- Wet Vacuum Pump
- Any vacuum pumps that make use of a liquid at any point in a pumping process. Wet systems can make use of oil as a lubricant or sealant. Liquid seal vacuums use liquids within their mechanical enclosures to create air-tight compression seals.
- Oil-Sealed Vacuum
- Used when high-intensity vacuums are needed because oil provides a good seal between moving parts. When oil-seals are used, a downstream oil separator must be employed to ensure that neither the enclosure nor the exhaust areas are contaminated with oil.
- Dry Vacuum Pump
- The opposite of wet systems; at no point during a dry pump process is any liquid used. Dry vacuum pumps operate without fluids, such as steam or water, eliminating environmental worries and the cost of contaminant disposal. Dry vacuum pumps, which can be configured to operate either hot or cool depending on the application, reduce emissions and ease solvent recovery.
- Wet vacuum pumps generally achieve lower vacuum pressure levels, but they also require more frequent maintenance and can cripple operations if they fail. In applications like aircraft instrumentation in which long-term, failure-free performance is absolutely critical, dry vacuum pumps are almost always preferred over wet pumps.
- Laboratory Vacuum Pump
- Create carefully controlled environments for electron microscopy and other tests and experiments.
- Medical Vacuum Pump
- Produce products which are used for suction during surgical procedures and for radiotherapy. Medical vacuum pumps remove air molecules from a volume by creating a vacuum within a sealed device and have been adapted for the medical field.
- Finally, some pumps are difficult to categorize, and thus stand on their own. Examples of these include high vacuum pumps and electric vacuum pumps.
- High Vacuum Pump
- Remove air particles from a sealed volume of gas; they seek to reach pressure between 10-2 and 10-8 Torr. As it removes gas, it also converts mechanical force from a rotating component into pneumatic force; this creates hydraulic or pneumatic suction and flow.
- Electric Vacuum Pump
- Pumps that feature an electric connector for grounding and receiving power. They offer high efficiency and high levels of vacuum power. Electric vacuum pumps are especially with automotive manufacturers trying to meet their low emission requirements.
- Air Pumps
- Cause a gas to flow against a pressure, converting mechanical force and motion into pneumatic fluid power.
- Ejector Pumps
- Vapor pumps in which the vapor streams primarily under viscous flow conditions.
- Heavy Duty Vacuum Pumps
- Have the ability to operate under the most difficult conditions, such as when highly saturated vapors form in or solid particles get into the inlet stream.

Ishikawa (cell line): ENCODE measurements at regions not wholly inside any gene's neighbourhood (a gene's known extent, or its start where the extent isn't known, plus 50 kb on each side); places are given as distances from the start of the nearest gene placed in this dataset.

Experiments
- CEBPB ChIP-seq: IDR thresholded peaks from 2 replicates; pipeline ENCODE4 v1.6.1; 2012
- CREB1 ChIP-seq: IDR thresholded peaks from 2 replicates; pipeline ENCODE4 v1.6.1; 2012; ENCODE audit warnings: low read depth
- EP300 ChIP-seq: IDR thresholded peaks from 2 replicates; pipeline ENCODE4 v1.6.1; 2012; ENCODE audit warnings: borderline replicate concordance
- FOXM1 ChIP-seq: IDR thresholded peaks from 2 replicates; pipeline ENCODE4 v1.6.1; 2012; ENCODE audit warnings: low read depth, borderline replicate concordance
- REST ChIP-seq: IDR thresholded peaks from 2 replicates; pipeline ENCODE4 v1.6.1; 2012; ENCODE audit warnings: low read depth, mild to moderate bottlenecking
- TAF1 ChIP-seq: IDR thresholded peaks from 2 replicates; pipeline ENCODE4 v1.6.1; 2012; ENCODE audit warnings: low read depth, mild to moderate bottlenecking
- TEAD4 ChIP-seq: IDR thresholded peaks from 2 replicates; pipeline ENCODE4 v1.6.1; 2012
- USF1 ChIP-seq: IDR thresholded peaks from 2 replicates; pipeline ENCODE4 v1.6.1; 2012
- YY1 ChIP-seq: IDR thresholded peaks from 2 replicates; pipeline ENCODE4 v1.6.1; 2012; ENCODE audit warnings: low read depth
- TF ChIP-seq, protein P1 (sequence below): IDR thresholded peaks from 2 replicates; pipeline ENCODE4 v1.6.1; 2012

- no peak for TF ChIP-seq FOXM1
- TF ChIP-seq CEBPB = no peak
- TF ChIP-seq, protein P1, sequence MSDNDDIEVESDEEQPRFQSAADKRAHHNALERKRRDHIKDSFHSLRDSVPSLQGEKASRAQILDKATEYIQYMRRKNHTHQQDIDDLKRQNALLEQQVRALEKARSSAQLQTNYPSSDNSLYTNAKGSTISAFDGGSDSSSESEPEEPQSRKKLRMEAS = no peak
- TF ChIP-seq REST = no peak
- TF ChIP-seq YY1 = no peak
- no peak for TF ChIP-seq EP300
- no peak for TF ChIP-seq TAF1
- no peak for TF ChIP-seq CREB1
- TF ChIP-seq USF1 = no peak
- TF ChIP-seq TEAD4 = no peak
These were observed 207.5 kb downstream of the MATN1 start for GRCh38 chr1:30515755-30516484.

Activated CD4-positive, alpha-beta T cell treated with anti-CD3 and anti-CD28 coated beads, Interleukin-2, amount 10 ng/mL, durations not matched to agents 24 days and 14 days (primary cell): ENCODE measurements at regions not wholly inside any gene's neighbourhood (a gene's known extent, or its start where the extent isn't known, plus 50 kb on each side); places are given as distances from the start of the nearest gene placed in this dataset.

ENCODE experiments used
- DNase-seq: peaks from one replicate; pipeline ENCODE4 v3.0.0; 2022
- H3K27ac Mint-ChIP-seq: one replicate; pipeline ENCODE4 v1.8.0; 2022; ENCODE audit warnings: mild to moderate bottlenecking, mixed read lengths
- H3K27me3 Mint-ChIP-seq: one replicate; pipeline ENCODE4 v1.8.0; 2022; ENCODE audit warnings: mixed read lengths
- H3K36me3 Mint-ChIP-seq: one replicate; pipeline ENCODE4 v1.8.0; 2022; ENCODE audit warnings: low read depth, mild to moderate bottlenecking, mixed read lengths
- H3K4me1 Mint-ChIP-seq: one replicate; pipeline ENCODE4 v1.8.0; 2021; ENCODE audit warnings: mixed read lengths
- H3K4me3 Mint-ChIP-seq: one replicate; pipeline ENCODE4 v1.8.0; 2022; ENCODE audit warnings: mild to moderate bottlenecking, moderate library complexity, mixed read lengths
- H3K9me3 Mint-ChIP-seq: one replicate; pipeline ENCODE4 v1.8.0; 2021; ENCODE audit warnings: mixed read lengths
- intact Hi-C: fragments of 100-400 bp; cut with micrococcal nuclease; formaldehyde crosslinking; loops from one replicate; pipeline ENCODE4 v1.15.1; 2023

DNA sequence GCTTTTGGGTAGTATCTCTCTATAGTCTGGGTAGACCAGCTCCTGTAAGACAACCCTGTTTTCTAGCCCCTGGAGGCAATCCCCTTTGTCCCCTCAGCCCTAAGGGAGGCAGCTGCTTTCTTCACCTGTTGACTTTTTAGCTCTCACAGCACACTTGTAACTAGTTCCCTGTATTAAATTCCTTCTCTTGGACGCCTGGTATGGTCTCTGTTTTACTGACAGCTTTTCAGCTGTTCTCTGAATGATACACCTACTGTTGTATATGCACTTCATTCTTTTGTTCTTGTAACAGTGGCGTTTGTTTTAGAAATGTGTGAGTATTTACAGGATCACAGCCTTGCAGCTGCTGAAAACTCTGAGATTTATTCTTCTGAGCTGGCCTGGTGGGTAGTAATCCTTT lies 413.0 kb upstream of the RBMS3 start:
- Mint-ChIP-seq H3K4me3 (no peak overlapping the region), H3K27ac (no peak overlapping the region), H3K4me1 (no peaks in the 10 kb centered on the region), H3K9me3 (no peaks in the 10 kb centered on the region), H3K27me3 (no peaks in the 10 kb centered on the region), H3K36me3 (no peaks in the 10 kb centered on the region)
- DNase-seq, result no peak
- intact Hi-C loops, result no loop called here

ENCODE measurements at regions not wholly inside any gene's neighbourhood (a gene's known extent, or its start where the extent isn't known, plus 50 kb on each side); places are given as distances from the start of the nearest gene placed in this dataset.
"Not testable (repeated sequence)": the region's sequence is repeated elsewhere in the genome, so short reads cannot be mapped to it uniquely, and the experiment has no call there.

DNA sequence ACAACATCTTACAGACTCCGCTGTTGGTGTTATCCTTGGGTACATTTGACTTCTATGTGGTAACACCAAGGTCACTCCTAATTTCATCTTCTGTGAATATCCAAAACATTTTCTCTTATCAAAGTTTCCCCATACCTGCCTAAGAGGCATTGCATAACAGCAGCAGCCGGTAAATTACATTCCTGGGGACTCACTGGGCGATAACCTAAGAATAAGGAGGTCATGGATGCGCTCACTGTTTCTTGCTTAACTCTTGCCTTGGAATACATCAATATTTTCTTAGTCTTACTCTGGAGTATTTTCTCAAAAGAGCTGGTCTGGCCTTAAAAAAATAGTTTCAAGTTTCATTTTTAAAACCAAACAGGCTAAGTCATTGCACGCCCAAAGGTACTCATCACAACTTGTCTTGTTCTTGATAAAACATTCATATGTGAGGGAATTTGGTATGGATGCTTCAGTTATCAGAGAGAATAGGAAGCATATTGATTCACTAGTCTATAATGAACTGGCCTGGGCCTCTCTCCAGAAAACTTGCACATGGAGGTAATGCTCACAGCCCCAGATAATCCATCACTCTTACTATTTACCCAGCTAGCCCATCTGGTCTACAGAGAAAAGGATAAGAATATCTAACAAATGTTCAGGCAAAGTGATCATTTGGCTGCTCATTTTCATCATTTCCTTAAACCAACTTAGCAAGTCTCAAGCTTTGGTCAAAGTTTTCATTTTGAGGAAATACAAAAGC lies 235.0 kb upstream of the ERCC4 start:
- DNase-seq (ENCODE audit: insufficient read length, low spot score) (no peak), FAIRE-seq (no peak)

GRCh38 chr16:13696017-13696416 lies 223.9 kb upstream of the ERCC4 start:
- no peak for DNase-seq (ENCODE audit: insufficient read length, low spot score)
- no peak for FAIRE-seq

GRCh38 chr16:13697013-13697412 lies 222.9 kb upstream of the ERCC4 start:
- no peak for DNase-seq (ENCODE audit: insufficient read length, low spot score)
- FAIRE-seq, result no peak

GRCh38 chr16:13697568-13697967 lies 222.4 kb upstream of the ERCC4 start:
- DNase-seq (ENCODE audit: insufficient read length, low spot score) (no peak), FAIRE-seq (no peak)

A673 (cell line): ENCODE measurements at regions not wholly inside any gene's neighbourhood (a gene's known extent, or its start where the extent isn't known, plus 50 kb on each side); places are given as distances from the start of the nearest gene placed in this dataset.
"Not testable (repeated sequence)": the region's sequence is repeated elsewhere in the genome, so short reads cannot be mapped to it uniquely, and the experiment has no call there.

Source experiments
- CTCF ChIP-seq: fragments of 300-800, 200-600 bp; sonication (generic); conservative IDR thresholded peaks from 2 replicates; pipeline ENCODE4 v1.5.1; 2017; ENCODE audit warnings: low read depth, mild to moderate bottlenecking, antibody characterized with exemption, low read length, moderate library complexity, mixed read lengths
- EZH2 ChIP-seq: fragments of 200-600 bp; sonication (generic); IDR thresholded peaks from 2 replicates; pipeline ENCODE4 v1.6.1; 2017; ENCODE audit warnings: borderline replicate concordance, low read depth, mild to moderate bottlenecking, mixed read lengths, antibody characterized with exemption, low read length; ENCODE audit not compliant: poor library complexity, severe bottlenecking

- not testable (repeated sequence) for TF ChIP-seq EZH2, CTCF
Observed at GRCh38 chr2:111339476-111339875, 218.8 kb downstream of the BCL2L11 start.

- Industrial Vacuum Pumps
- Heavy-duty pumps used to create a vacuum in industrial settings.
- Laboratory Vacuum Pumps
- Devices that remove gas molecules from a sealed volume, creating a vacuum that is used for medical and scientific applications. Laboratory vacuum pumps have special features that make them suitable for use with tight spaces, delicate equipment, sanitary conditions and a variety of substances.
- Mechanical Pumps
- Have moving parts such as pistons, rotating vanes or eccentric rotary members used for pumping vapor or gas.
- Non Positive Displacement Pumps
- Utilize kinetic energy to produce pressure gradients (slopes) for air in motion.
- Oilless Vacuum Pumps
- Devices used to create a vacuum by removing gas molecules from a sealed volume without the use of oil for lubrication.
- Rotary Piston Vacuum Pumps
- Reliable industrial-grade, heavy-duty pumps that are used in high contaminate applications.
- Side Channel Pumps
- Consist of many circular hollow rings, half of which are in the upper and lower side of the pump housing and the other half in either side of the impeller, which has scoops on both sides. Side channel pumps generate very low pulse suction air, making them ideal for a wide variety of industrial applications that require precisely defined functions.
- Small Vacuum Pumps
- Modest-sized devices used to create a vacuum by removing gas molecules from a sealed chamber. They are the opposite of industrial vacuum pumps in terms of size and dimensions but are otherwise quite similar.
- Vac Pumps
- Also known as vacuum pumps, are devices that remove gas molecules from a sealed space, creating a vacuum.
- Vacuum Pump Systems
- Composed of one or more vacuum pumps combined with the parts and accessories necessary to successfully remove gas molecules from a sealed chamber, resulting in suction, pneumatic or hydraulic flow and a vacuum.
Vacuum Pump Applications